About this Journal Submit a Manuscript Table of Contents
Gastroenterology Research and Practice
Volume 2012 (2012), Article ID 808120, 11 pages
http://dx.doi.org/10.1155/2012/808120
Research Article

Association between Habitual Dietary Salt Intake and Risk of Gastric Cancer: A Systematic Review of Observational Studies

Department of Clinical Nutrition, Shanghai Sixth People’s Hospital, Shanghai Jiaotong University, Shanghai 200233, China

Received 20 April 2012; Accepted 11 June 2012

Academic Editor: Jin-Lian Chen

Copyright © 2012 Sheng Ge et al. This is an open access article distributed under the Creative Commons Attribution License, which permits unrestricted use, distribution, and reproduction in any medium, provided the original work is properly cited.

Abstract

Purpose. Systematic reviews of case-control and prospective studies showed a positive association between habitual salt intake and gastric cancer. Given new studies published thereafter, we carried out a meta-analysis to assess the association between dietary salt intake and gastric cancer. Methods. Case-control studies and cohort studies published between January 1992 and January 2012 on PubMed and Embase were searched. We quantified associations between salt intake and gastric cancer with meta-analysis. Results. Eleven studies (7 case controls and 4 cohorts) finally were included in the meta-analysis (total population: ; events: ). The combined odds ratio showed significantly positive association between high salt intake and gastric cancer compared with low salt intake (OR = 2.05, 95% CI [1.60, 2.62]; ). In subgroup meta-analysis, findings were slightly different when analyses were restricted to salty food intake (OR = 2.41, 95% CI [2.08, 2.78]; ) as well as in Asia (OR = 1.27 95% CI [1.22, 1.32]; ). There was no evidence that sample size, exposure assessment substantially influenced the estimate of effects. Conclusions. The systemic review supports the hypothesis that dietary salt intake is positively associated with the risk of gastric cancer.

1. Introduction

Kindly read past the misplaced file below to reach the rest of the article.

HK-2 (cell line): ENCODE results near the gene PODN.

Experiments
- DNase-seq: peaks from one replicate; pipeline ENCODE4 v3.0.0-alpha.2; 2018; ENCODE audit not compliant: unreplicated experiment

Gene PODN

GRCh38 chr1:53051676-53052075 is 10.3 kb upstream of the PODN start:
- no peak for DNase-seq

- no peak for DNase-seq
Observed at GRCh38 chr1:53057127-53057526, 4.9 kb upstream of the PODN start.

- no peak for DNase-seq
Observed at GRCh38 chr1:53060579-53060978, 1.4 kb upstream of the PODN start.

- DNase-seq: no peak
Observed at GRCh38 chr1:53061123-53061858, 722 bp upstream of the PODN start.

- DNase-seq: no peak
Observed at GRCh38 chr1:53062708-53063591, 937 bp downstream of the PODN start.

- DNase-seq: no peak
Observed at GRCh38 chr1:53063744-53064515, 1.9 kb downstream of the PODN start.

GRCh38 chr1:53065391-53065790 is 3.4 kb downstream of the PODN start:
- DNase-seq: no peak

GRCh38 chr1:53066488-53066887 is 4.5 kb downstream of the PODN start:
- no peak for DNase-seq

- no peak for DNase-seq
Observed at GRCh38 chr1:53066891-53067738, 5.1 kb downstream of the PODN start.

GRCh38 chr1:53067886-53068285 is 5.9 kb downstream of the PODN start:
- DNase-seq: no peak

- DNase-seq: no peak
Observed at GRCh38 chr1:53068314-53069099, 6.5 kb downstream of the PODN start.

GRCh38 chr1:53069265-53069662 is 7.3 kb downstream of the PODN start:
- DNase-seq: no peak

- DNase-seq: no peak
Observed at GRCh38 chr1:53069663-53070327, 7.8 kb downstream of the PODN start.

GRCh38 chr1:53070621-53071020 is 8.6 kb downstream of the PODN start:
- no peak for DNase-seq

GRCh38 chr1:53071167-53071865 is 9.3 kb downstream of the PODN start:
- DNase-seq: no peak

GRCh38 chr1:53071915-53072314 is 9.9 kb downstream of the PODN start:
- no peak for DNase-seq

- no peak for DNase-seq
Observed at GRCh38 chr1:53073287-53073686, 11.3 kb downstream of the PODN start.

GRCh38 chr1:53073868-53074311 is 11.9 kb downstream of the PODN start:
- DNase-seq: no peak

Dietary factors are important environmental risk determinants for cancer development. The role of dietary factors in gastric cancer was studied in the last 40 years and received particularly attention recently. It is difficult to establish a causal relationship between salt intake and gastric cancer due to methodological limitations among which is the valid measurement of accurate salt intake. Therefore, the conclusion is still unclear. In 2007, the Second Expert Report from the World Cancer Research Fund [1] supported the view that salt intake is significantly related to gastric cancer. From then on, two meta-analyses have been published addressing the association between salt intake and gastrointestinal metaplasia or gastric cancer. The study [2] on salt intake and gastrointestinal metaplasia revealed a positive trend but no statistical significance was observed. Another meta-analysis [3] included 7 prospective studies in total, and four out of seven were carried out in Japan. Although it demonstrated a positive association between salt consumption and incidence rate of gastric cancer, the limitation in geographic location prevents its generalization. Although prospective studies have more power in controlling confounders than case-control studies, the tendency of using baseline salt intake to represent the subsequent salt consumption causes inaccuracy in actual salt intake. Therefore, we carried out this systematic review to assess the relationship between habitual dietary salt intake and risk of gastric cancer.